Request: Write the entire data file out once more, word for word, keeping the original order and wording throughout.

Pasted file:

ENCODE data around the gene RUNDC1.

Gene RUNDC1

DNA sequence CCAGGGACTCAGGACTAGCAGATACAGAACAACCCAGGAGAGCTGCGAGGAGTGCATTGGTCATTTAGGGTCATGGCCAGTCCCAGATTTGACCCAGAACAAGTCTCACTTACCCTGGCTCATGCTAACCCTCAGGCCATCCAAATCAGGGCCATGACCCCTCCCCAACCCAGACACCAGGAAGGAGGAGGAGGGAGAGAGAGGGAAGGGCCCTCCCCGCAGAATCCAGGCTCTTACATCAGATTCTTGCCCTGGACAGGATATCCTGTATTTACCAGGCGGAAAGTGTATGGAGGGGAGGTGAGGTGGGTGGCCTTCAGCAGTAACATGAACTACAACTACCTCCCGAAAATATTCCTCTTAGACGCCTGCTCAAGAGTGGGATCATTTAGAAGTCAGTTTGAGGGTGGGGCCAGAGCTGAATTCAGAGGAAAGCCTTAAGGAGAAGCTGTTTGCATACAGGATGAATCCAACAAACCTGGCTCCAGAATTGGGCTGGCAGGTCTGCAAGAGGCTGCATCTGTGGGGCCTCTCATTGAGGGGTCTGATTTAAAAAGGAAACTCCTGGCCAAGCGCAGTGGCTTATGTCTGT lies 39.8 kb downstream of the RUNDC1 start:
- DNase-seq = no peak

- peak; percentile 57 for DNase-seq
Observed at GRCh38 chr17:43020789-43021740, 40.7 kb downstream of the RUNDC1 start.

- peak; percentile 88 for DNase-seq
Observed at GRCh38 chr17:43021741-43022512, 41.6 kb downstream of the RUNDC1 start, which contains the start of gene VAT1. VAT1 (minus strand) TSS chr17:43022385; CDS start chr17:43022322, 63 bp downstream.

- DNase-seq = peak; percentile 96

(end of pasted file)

ENCODE data around the gene RUNDC1.

Gene RUNDC1

DNA sequence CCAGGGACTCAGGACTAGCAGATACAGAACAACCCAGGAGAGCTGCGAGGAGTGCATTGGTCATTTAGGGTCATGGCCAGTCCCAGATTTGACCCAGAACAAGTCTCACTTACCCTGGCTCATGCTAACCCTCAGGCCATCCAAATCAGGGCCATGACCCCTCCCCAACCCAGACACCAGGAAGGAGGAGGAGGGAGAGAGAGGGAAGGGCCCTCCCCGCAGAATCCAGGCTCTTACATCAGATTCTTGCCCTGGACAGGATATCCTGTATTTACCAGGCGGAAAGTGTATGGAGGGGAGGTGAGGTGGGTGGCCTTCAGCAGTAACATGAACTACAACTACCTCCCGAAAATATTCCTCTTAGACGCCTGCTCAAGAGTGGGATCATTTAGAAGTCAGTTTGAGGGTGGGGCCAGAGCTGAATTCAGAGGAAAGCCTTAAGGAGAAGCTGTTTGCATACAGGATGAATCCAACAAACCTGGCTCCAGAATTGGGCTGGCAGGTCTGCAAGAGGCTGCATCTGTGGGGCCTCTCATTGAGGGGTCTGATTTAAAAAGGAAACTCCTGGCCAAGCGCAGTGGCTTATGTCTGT lies 39.8 kb downstream of the RUNDC1 start:
- DNase-seq = no peak

- peak; percentile 57 for DNase-seq
Observed at GRCh38 chr17:43020789-43021740, 40.7 kb downstream of the RUNDC1 start.

- peak; percentile 88 for DNase-seq
Observed at GRCh38 chr17:43021741-43022512, 41.6 kb downstream of the RUNDC1 start, which contains the start of gene VAT1. VAT1 (minus strand) TSS chr17:43022385; CDS start chr17:43022322, 63 bp downstream.

- DNase-seq = peak; percentile 96